The $349 Transformer Book TP200SA is an 11-inch hybrid with a sleek rotating design, a great display and fantastic battery life. While the performance could be better, and some more storage would be nice, this is a solid convertible for not a lot of money.
The TP200SA starts with a silky, brushed-metal lid that transitions to plastic on its deck and bottom half. The lid picks up a lot of fingerprints -- it's an oil magnet -- and there's not much you can do to keep it from being smudged. Inside, there's an 11.6-inch display surrounded by a shiny black bezel with a black, matte-plastic, chiclet-style keyboard below.
In back, a long plastic hinge allows the TP200SA's screen to rotate a full 360 degrees into modes such as tent, tablet and presentation. Two slots for the stereo speakers are on the bottom, just in front of some grippy rubber feet.
The TP200SA is stable in all of its four modes, and I appreciate its flat backside, which offers a solid feel when you transform the device into a tablet. Even better, at 11.69 x 7.93 x 0.73-inches and weighing 2.6 pounds, it's smaller and lighter than most 11-inch hybrids, including the Dell Inspiron 11 3000 (11.81 x 7.93 x 0.75 and 3.07 pounds), Lenovo Flex 3 11 (11.8 x 8.2 x 0.86 inches and 3 pounds) and HP Pavilion x360 11 (12.05 x 8.19 x 0.89 inches and 3.2 pounds).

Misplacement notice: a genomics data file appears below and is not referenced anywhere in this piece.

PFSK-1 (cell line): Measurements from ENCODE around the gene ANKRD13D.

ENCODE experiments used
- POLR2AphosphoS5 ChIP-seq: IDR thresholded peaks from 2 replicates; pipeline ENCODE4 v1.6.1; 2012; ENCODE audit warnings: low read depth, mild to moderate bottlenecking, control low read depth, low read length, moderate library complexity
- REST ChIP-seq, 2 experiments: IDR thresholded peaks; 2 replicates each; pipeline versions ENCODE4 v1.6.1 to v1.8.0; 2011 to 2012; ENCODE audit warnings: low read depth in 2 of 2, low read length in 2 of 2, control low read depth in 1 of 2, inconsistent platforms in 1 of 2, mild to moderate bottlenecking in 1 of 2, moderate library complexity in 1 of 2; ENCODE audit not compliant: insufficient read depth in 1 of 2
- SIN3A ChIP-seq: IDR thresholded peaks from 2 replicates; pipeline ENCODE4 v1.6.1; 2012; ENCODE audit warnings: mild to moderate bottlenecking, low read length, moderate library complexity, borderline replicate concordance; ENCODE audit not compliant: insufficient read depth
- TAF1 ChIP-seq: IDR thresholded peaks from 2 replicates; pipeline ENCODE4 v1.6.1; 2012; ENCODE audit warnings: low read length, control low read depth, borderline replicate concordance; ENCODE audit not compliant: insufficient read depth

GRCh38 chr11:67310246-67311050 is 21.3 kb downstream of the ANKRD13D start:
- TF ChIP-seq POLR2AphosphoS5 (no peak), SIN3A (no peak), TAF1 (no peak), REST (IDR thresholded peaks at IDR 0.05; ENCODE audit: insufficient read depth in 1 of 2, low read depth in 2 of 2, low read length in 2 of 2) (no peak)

Keyboard and Touchpad
With travel of just 0.65mm, the amount of movement on the TP200SA's nonbacklit keyboard is short (a typical notebook has around 1.5mm of travel). The keys are also on the small side.
The one redeeming metric is the standard 62-gram actuation weight, which gives typing a somewhat stiff but responsive feel. At first, I averaged just 69 words per minute on 10fastfingers.com. However, after a little practice, I got back up to my typical pace of 75 wpm.
The touchpad measures 4 x 2.5-inches, which gave me plenty of space to mouse around and perform multitouch gestures.
The TP200SA's 11.6-inch 1366 x 768-pixel screen is one of the better displays I've seen on a budget machine. When I watched the teaser trailer for Marvel and Netflix's upcoming Jessica Jones series, I loved seeing the violent purple light reflecting off the jukebox as Ms. Jones waded through the body-laden, yellow-tinted bar.
With a brightness of 243 nits, the TP200SA is more luminous than the typical budget 11-inch hybrid. Out of its three closest competitors, only the Dell Inspiron 11 3000 was brighter, at 308 nits. The HP Pavilion x360 11 and Lenovo Flex 3 11 both measured 227 nits.
The TP200SA's color accuracy was also impressive, as it registered a Delta-E rating of 0.32 (closer to zero is better). That's just barely behind the Pavilion 11 (0.2), but better than the Inspiron 11 3000 (1.4) and the Flex 3 11 (4.0).
Overall color reproduction was good for a value-priced system, too. The TP200SA covered 69 percent of the sRGB spectrum. Dell's Inspiron 11 3000 was better, at 84 percent; the HP Pavilion was quite similar, at 69 percent, but Lenovo's Flex 3 11 was more limited, at 58 percent.
The two stereo speakers located on the bottom of the system lacked punch. When I listened to Millencolin's "No Cigar," audio sounded very flat, with little impact from the snares or shallow-sounding mids and highs.
On the Laptop Mag Heat Test, the TP200SA straddled our 95-degree comfort threshold. After 15 minutes of streaming HD video, the bottom of the TP200SA measured exactly 95 degrees Fahrenheit. Thankfully, the touchpad and space between the G and H keys were much cooler, at 81.5 and 86 degrees, respectively.
Ports and Webcam